The relative reactivity of a series of carbon nucleophiles may be assessed to a first approximation by comparing the pKa values of their conjugate acids. The weakest acids produce the strongest conjugate bases, i.e. the most reactive nucleophiles. Table 2 presents a list of carbon acids ranked in order of increasing acidity.

Table 2

pKa Values to the Rescue Again

Carbon Acid
Structure
pKa
Conjugate Base
Method of Generation
Alkanes
~50
Alkenes/Arenes
~44
Terminal Alkynes
~25
Aldehydes/Ketones
~19
Phosphonium Salts
~15
hydrogen cyanide
~9
commercially available

NaCN or KCN

b-dicarbonyl compounds
~9

The remainder of this topic will present a variety of reactions that involve the addition of nucleophilic reagents to the b-carbon of an a,b-unsaturated system. These reactions are also called Michael additions or conjugate additions.

Michael Additions

A simple example of the shift from kinetic to thermodynamic control is available in the reaction of the enolate ion derived from methyl isobutyrate with cyclohexenone as shown in Scheme 1.

Scheme 1

Pick Your Poison

A more dramatic example of Michael addition is illustrated in Equation 4, where conjugate addition occurs to the exclusion of 1,2-addition.

Scheme 2 outlines a transformation that constituted the first step in a multi-step synthesis of the steroid estrone.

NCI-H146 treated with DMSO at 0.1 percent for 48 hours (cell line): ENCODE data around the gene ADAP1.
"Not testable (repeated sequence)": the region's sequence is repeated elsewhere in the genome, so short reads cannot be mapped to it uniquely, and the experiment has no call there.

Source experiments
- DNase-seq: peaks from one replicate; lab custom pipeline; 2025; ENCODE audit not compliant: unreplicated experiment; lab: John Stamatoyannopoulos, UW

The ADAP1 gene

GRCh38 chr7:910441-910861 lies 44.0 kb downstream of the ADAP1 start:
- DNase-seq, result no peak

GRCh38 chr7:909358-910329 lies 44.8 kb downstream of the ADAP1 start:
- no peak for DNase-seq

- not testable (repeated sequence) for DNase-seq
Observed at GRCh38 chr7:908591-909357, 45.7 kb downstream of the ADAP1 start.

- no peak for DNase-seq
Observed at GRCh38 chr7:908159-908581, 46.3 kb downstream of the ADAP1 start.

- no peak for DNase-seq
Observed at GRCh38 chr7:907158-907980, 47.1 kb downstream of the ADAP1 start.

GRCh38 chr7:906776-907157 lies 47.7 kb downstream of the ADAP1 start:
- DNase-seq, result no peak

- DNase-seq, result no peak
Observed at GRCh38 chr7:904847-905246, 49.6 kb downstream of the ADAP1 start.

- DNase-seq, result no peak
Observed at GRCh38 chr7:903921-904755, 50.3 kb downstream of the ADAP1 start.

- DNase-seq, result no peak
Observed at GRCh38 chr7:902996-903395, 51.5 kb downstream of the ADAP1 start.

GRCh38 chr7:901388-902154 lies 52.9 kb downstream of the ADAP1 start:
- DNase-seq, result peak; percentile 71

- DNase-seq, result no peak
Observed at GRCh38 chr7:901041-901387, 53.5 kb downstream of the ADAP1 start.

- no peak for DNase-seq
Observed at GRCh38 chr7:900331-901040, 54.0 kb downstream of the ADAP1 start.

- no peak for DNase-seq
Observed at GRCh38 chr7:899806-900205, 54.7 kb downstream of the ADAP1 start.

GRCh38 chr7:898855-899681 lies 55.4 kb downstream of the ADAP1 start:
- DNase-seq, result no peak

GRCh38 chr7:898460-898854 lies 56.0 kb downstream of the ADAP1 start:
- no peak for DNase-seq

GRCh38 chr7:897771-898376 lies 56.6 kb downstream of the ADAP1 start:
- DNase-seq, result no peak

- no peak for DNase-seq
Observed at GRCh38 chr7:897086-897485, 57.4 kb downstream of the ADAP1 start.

Scheme 2

Body Builder

The nucleophilic reagent was generated by reacting cuprous iodide with the Grignard reagent derived from vinyl bromide. The divinyl cuprate added to the b-carbon of 2-methylcyclopentenone to produce an enolate ion that reacted with chlorotrimethyl silane to form the silyl enol ether in 89% yield.

A standard method for forming 6-membered rings known as the Robinson annulation (annulation means ring formation) begins with a Michael addition. Scheme 3 outlines the steps involved in this transformation.

Scheme 3

The Robinson Annulation

The sequence begins with the deprotonation of one of the a-carbons of 2-methylcyclohexanone. This is the same as the first step of an aldol condensation. However, the enolate ion, A, generated in the first step adds to the b-carbon atom of the methyl vinyl ketone that is present in the reaction mixture (arrows 4-7) to produce a new enolate ion, B, which abstracts a proton from a water molecule as shown by arrows 8-10. The resultant ketone C is then converted into its enolate D, which cyclizes as shown by arrows 12-14. This generates the b-hydroxyketone E which spontaneously dehydrates to yield the final product F.

Carbon is not the only nucleophilic species to participate in Michael additions. Scheme 4 illustrates an intramolecular Michael addition that played a key step in the first total synthesis of the antibiotic indolizomycin.

Scheme 4

An Intramolecular Michael Addition

Addition of the hydroperoxide anion to the b-carbon of the starting material initiated the flow of electrons indicated by arrows 1-3. Regeneration of the carbonyl group (arrow 4) of the resulting enolate ion was accompanied by an intramolecular nucleophilic substitution reaction as shown by arrows 5 and 6. The resulting epoxide was isolated in 97% yield!

Tidak ada komentar:

Poskan Komentar